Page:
Passing TPP Would Destroy Clinton Presidency Before It Starts
Polling shows that Clinton continues to have a problem with “unfavorables” and credibility with the electorate. As of now it appears Clinton will almost certainly win the election – maybe even in a blowout. But this will not necessarily be due to overwhelming support of Clinton. Instead it will be at least partly because of the ugly words and actions of her reprehensible opponent. After the election, much of the public will likely remain divided, looking for signs that things will be OK after all under a Clinton presidency.
Imagine if TPP does come up for a vote in the lame-duck session and passes. The public, particularly progressives, will certainly feel betrayed. It will also bolster the opposition, who will say, “I told you so” because of Trump’s predictions of a betrayal on TPP. If that happens, it won’t matter that Clinton has said she opposes TPP. People will feel she just said it to get votes, and now that the election is over…
This is a terrible recipe for beginning a presidency of a divided country.
Progressive Groups Asking Clinton To Lead Opposition To Lame Duck TPP Vote
Progressive groups are urging Hillary Clinton to publicly announce that she opposes a lame-duck session vote on the Obama administration’s Pacific Rim trade deal.
After initially supporting the Trans-Pacific Partnership (TPP), Clinton reversed after Bernie Sanders made his opposition to the deal one of the cornerstones of his insurgent campaign for the presidency.
On Wednesday, the grassroots liberal groups Democracy for America and CREDO will begin circulating petitions urging Clinton to go further by making a public statement “urging the White House and Democratic congressional leadership to oppose any vote on the TPP, especially during the post-election lame duck session of Congress.”
The groups would like Clinton to make that declaration in her policy address on the economy this Thursday outside of Detroit.
“Right now, Donald Trump is running around the country using the specter of a lame-duck vote on the job-killing Trans-Pacific Partnership to divide Secretary Clinton from the millions of voters who agree with her that this disastrous trade deal has to be stopped,” Robert Cruickshank, a senior campaign manger at Democracy for America, told BuzzFeed News in a statement.
CREDO’s Murshed Zahee also weighs in:
“Now we need her help to stop it from being jammed through Congress in a lame duck session. A personal and public statement from Secretary Clinton in opposition to a lame duck vote would provide huge momentum in the fight to stop the TPP once and for all,” CREDO’s political director Murshed Zaheed said in a statement to BuzzFeed News.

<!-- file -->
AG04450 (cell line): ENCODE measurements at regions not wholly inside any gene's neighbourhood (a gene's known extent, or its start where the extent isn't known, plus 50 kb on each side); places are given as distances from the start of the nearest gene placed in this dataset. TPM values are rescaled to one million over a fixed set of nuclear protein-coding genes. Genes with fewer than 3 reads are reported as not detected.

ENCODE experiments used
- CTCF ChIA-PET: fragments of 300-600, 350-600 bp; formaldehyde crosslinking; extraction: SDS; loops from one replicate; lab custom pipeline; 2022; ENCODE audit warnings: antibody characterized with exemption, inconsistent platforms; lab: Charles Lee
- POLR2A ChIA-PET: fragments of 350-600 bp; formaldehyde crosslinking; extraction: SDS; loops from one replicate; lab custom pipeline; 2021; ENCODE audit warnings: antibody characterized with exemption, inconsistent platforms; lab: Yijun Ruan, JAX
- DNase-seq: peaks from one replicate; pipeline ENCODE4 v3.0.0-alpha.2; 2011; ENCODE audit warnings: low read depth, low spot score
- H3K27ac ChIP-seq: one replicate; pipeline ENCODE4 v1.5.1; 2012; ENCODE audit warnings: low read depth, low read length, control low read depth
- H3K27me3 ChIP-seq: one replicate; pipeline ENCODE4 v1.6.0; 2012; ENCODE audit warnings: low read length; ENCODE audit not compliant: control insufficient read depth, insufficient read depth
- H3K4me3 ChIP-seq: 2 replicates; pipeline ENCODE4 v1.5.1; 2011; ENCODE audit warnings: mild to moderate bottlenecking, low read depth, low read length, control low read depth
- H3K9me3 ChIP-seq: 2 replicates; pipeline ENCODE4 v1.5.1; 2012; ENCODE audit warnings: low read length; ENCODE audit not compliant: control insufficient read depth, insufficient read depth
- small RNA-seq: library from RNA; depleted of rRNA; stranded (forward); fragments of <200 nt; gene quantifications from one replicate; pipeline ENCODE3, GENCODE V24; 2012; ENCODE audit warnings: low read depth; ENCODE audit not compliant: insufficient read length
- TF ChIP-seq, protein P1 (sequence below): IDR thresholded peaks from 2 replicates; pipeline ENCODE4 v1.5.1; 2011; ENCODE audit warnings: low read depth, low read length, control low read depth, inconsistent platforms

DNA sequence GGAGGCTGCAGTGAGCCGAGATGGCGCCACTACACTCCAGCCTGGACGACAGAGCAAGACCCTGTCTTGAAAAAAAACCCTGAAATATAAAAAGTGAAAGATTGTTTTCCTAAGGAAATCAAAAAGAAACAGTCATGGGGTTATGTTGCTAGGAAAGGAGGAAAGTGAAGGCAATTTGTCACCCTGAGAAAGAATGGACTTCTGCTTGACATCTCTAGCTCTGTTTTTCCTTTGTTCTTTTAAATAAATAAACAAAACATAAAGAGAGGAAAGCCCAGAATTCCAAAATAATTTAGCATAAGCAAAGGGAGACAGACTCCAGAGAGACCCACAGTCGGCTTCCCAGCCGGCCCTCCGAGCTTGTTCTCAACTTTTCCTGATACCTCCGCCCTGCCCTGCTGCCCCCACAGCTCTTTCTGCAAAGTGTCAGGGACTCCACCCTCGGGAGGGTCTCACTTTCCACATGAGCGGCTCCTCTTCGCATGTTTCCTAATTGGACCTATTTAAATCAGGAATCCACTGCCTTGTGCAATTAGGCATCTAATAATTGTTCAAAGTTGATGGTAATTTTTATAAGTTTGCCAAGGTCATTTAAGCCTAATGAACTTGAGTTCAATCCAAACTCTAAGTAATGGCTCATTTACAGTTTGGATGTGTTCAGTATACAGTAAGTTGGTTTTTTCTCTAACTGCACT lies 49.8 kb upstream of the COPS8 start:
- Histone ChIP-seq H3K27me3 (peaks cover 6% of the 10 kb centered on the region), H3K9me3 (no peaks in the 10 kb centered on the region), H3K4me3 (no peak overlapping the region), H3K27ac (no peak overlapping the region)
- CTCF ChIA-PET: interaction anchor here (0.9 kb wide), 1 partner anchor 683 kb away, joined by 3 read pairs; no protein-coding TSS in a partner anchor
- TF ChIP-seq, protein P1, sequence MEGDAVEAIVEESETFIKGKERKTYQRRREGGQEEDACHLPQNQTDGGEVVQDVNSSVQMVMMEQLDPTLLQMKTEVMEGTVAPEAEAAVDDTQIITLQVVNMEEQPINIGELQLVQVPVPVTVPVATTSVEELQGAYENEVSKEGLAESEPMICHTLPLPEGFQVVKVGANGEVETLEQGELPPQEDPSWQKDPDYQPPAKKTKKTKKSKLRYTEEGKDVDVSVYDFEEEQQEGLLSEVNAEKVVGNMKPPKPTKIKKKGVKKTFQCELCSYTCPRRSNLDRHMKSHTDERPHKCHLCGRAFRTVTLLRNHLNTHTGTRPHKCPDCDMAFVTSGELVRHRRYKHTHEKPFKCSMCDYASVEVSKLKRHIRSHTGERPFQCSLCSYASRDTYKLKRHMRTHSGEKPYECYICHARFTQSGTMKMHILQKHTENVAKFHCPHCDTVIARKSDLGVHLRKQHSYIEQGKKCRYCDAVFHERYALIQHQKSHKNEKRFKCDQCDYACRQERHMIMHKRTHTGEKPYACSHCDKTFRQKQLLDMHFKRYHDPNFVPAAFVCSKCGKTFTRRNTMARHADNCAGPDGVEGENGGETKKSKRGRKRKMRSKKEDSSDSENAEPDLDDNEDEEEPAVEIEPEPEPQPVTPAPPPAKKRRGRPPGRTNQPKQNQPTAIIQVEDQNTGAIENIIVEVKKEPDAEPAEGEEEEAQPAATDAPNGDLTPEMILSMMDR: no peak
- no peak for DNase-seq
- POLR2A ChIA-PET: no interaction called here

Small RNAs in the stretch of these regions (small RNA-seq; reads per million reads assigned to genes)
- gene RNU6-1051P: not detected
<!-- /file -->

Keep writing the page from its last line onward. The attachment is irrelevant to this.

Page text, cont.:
Sign The Petition
You can add your own voice to this effort to get Clinton’s help stamping out TPP by adding your name to this CREDO petition:” Tell Sec. Clinton: Lead against lame-duck vote on TPP“: “Make a public statement urging the White House and Democratic congressional leadership to oppose any vote on the TPP, especially during the post-election lame-duck session of Congress.”
One of Republican presidential candidate Donald Trump’s stronger economic appeals to working-class voters is his position on trade. Trump understands that people are upset that “trade” deals have moved so many jobs out of the country and he offers solutions that sound like he is saying he will bring the jobs back so wages can start going up again.
But a deeper look at what he is really saying might not be so appealing to voters.
Trump says the U.S. is not “competitive” with other countries. He has said repeatedly we need to lower American wages, taxes and regulations to the point where we can be “competitive” with Mexico and China. In other words, he is saying that business won’t send jobs out of the country if we can make wages low enough here.
Trump even has a plan to accomplish this. He has said the way to make U.S. wages “competitive” is to pit states against each other instead of using China and Mexico to do that. He has said, for example, that auto companies should close factories in Michigan and move the jobs to low-wage, anti-union states. After enough people are laid off in one state, he has said, “those guys are going to want their jobs back even if it is less.” Then companies will be able to “make good deals” to cut wages. He says that companies should continue this in a “rotation” of wage cuts, state to state, until you go “full-circle,” getting wages low enough across the entire country. Then the U.S. will be “competitive” with China and Mexico.
Yes, Trump Actually Said These Things
Trump discussed this in an August 2015 interview with The Detroit News headlined, “Trump suggests moving some car production from Michigan.“ In the interview, the subject of moving jobs out of the country because other places offer lower wages, “free or nearly free land on which to build, and fewer regulatory hurdles” came up. “Trump suggested one way to stop automakers’ expansion to Mexico is by moving some production out of Michigan to lower-wage states.”